Friday, July 9, 2010
Now that we have no house near Spearville, we were challenged to find somewhere to park our home while we're visiting for the summer. There aren't any state park campgrounds close enough to be practical.
As summertime temperatures are regularly over 100 degrees Fahrenheit in Western Kansas, we needed to be hooked up to electricity so we could use the air conditioning. For a month-long visit I prefer to hook up to a spigot, instead of filling and re-filling the fresh water tank. And when we're using more than a tankful of water, a sewer hookup keeps us from having to pack and move just to flush the tanks. So it's just as well that we had little choice but to stay at a commercial RV park. (Commercial campgrounds more consistently offer "full" electric/water/sewer hookups).
The nearest RV parks are about 15 miles west, in Dodge City, and about 20 miles east, in Kinsley. Since Kinsley is a much smaller town, and we'd passed the RV park and thought it looked nice, we went east. Four Aces RV park is grassy and has a few nice, shady back-in spots as well as ten pull-throughs with concrete pads. The folks there are friendly as all get-out, and the rates are reasonable, with weekly and monthly discounts. Yes, we had to drive some 20 miles to Spearville to meet up with friends, but we combined all errands into no more than one daily trip (as we usually did when living in the country).
Kinsley is about twice the size of Spearville and well under one-tenth the population of Dodge. You can walk around most of the town in half an hour. The grocery store is open seven days a week and has a bit more of a food selection that the Merc in Spearville [though it is primarily a food store, without the "little bit of everything" department store half that distinguishes the Merc].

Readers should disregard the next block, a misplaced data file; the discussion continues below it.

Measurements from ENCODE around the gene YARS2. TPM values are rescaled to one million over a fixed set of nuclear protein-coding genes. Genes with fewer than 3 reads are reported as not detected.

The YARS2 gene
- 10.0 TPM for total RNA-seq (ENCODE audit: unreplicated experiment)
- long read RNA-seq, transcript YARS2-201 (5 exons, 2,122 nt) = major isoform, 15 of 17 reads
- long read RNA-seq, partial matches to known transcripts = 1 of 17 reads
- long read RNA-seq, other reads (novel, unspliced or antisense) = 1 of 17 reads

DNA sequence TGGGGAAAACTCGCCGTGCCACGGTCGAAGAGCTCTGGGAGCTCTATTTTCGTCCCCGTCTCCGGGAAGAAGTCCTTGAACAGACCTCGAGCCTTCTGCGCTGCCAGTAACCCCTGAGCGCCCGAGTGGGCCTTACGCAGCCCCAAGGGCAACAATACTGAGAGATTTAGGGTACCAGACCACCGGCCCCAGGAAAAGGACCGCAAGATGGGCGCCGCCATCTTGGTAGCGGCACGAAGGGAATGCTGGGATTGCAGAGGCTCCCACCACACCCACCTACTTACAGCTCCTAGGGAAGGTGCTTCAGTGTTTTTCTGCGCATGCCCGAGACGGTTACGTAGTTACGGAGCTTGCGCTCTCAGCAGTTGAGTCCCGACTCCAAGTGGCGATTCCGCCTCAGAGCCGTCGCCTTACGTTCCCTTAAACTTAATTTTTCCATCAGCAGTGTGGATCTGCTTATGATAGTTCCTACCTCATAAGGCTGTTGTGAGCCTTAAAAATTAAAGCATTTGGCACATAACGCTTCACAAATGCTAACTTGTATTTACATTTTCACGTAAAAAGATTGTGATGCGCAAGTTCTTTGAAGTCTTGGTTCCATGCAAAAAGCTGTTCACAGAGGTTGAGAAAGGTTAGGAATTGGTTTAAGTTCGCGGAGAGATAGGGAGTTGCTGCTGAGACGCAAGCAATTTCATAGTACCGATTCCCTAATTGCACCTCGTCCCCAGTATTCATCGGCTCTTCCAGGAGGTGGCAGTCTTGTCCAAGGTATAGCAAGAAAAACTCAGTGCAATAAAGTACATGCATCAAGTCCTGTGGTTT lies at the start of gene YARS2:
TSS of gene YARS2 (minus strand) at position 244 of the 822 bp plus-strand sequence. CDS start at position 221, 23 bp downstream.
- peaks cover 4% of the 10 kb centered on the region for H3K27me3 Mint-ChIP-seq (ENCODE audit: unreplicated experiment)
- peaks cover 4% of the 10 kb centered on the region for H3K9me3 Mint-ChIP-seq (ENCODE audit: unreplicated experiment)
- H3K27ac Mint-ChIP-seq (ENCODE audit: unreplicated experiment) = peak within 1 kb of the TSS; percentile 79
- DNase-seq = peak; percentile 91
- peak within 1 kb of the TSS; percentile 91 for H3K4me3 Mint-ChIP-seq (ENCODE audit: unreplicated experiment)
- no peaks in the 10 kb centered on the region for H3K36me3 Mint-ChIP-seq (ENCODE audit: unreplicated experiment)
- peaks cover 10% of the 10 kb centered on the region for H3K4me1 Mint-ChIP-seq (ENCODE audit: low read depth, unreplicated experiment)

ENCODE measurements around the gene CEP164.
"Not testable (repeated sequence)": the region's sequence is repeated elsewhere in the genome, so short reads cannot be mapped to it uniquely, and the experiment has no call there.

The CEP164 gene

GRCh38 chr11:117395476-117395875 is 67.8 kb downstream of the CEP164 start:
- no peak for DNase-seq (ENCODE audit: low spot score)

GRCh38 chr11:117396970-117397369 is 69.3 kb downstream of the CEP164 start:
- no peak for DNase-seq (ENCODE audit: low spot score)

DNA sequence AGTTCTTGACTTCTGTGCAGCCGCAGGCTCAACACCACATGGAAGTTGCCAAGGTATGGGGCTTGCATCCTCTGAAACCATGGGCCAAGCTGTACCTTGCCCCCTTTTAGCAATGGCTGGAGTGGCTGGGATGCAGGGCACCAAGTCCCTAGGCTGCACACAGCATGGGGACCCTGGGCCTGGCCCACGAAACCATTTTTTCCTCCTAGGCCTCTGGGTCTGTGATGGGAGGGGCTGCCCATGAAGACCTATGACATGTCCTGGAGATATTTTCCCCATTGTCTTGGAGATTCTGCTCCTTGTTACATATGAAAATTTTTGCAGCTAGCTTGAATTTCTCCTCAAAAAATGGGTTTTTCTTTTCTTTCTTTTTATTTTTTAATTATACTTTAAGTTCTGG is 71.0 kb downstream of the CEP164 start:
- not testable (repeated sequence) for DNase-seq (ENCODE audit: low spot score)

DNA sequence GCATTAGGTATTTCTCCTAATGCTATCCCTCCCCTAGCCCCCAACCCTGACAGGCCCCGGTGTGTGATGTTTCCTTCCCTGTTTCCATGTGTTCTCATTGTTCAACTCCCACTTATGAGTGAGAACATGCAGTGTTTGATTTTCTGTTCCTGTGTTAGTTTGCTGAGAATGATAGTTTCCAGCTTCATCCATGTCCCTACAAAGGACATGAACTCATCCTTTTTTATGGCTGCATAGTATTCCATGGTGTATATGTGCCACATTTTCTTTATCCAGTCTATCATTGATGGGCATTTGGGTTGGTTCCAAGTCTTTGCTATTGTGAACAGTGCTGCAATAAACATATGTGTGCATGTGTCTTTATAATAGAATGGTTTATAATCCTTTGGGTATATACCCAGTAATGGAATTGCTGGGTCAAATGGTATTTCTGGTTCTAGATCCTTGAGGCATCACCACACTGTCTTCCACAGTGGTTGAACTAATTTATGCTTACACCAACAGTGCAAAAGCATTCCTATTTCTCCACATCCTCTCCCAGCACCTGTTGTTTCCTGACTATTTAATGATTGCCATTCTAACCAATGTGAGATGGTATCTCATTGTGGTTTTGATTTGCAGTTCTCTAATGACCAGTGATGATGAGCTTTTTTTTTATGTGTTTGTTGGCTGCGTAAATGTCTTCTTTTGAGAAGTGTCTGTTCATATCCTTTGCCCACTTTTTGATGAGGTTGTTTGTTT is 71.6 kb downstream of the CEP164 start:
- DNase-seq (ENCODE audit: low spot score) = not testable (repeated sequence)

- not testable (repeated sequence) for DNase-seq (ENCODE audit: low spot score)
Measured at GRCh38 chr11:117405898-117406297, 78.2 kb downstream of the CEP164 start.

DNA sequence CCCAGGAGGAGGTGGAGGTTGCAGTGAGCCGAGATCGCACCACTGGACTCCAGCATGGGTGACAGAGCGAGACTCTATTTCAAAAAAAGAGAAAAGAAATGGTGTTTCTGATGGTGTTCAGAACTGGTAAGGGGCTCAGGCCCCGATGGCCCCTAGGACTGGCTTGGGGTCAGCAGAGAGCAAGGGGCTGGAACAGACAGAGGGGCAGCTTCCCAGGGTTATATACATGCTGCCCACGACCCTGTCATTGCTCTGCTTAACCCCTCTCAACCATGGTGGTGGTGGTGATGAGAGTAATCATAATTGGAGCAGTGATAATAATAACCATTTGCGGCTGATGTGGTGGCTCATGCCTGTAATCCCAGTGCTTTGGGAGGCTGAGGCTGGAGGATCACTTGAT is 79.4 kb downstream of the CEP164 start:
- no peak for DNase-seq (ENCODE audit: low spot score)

We enjoyed the Kinsley library and appreciated the town's always-open recycling drop-off point. They accept a variety of cardboard, paper, plastics, glass and metal. Dodge City also has a drop-off recycling program, and Spearville has a once-a-month drop-off. It's nice to see rural communities addressing the problems of resource depletion and waste and with programs like this.
Like many of the old towns on the railroad, downtown Kinsley is a mix of empty storefronts and active businesses. One rather crumbly but lovable little treasure we discovered is the Palace movie theater, where they show current movies for a reasonable price, on a tiny screen. The seats are terribly worn and the decor is vintage, if a bit sad. It's pretty sweet all the same.